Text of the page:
As we again approach the dog days of summer, no one can argue that it’s been a grueling 17 months, with no “return-to-normal” in sight. For those with dogs at home, or those considering adopting or fostering a dog, National Dog Day is the perfect time to pause and appreciate the joy dogs bring, and the comfort and companionship they provide.
This should come as no surprise, but millions of people craved canine camaraderie and welcomed new dogs and puppies into their homes over the past year or so. According to the American Pet Products Association, dog ownership increased by nearly 11% in 2020, with roughly 108 million dogs in U.S. households, up from 97 million in 2018. That represents a lot of new pet parents preparing to celebrate National Dog Day!
National Dog Day, established in 2004, celebrates all breeds, pure and mixed and serves to help galvanize the public to recognize the number of dogs that need to be rescued each year, either from public shelters, rescues and pure breed rescues. National Dog Day honors family dogs and dogs that work selflessly to save lives, keep us safe and bring comfort.
Across the country, many people are unsure of if or when they’re going back to the office. Whether you’re remote, back to work, or both, dogs would rather be in homes than in shelters. Dogs do lots of napping, no matter if they’re alone or they have human company. Leave them with enrichment toys and food puzzles while you’re gone, and give them love, exercise and playtime when you’re home, and they’ll be happy hounds. Plenty of people work full time jobs and provide loving homes to foster or adopted pets. If you have a dog who joined your household during the pandemic, enroll him or her in an obedience class, to help the two of you better communicate and understand each other’s expectations. Work regularly with dogs on training and socialization so they can be a well-behaved member of the family, and react appropriately when meeting people in the outside world. Prepare your dog for changes in your schedule to prevent separation anxiety, if you’ll be home less due to work or school.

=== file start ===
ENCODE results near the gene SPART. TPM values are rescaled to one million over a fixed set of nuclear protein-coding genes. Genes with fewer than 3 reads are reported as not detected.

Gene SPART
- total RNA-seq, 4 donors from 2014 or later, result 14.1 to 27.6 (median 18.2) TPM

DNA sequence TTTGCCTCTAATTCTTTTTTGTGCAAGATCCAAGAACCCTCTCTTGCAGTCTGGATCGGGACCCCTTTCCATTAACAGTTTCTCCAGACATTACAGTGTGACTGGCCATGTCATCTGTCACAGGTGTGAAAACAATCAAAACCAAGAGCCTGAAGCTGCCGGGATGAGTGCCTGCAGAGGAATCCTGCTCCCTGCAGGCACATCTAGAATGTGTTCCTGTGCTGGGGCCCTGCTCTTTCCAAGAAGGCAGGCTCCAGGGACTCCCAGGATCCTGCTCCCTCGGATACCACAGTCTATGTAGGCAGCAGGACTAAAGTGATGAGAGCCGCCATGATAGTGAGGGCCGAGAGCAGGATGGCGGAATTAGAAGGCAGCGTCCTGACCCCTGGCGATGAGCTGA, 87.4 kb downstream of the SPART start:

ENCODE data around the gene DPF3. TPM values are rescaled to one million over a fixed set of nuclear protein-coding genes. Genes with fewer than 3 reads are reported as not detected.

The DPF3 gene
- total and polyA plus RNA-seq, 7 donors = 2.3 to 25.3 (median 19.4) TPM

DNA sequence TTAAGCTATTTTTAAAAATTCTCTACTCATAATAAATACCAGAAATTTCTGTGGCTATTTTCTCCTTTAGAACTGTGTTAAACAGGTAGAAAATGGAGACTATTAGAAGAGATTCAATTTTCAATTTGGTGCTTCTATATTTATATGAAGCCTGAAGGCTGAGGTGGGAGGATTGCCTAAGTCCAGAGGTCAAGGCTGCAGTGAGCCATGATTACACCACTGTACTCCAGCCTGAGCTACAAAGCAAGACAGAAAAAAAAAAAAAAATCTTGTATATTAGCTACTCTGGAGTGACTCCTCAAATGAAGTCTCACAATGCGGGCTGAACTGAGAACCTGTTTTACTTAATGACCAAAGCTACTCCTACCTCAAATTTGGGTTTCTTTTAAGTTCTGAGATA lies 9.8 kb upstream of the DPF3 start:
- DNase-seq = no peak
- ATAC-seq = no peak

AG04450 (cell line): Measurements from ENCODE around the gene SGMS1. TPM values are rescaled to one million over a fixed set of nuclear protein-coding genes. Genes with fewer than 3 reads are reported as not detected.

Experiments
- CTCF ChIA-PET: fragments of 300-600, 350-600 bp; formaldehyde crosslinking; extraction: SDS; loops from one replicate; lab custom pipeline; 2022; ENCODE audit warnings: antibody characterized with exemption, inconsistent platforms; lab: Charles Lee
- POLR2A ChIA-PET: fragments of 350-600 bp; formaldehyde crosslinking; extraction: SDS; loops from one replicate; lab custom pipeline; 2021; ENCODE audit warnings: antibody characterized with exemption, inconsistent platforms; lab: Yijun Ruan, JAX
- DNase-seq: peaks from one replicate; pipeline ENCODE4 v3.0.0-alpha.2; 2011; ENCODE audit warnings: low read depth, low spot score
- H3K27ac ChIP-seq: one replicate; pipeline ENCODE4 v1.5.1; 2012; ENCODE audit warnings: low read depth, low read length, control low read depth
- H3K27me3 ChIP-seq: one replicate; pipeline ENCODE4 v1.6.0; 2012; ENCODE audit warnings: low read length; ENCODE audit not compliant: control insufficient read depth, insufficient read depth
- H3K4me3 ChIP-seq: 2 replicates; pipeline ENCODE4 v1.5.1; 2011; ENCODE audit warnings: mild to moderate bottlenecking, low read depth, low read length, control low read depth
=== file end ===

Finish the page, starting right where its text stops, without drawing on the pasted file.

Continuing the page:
Now is a perfect time to adopt or foster a dog because canine company is just good for us. Numerous studies have determined that the presence of pets is beneficial for our physical and mental health. The companionship of animals has been shown to reduce stress, lower blood pressure and lessen anxiety, helping people to feel calmer and more secure no matter what’s going on in the outside world.
It’s also an important time to consider adopting, because adoptions are down across the country. Nationally, according to recent data from 24PetWatch from nearly 1,200 shelters, adoptions are down 3.7% overall this year, and for the month of June, intake was up 5.9% as compared to 2020. More animals coming in and fewer going out is causing stress for shelters. Adopting or fostering from a shelter or rescue group literally saves lives.
Looking for a certain type of dog to adopt? Many of the dogs that enter shelters are purebreds and even trendy mixed breeds, like doodles. No matter what you’re looking for, it can be found in a shelter or from a rescue. Check petfinder.com to start your search. Adopting from shelters or rescue groups rather than buying from breeders, pet stores or online retailers saves lives.
Our dogs have been there for us and provided companionship and comfort through an extremely difficult year and a half, and this is a great opportunity to celebrate them and honor the commitment we made to them through adoption.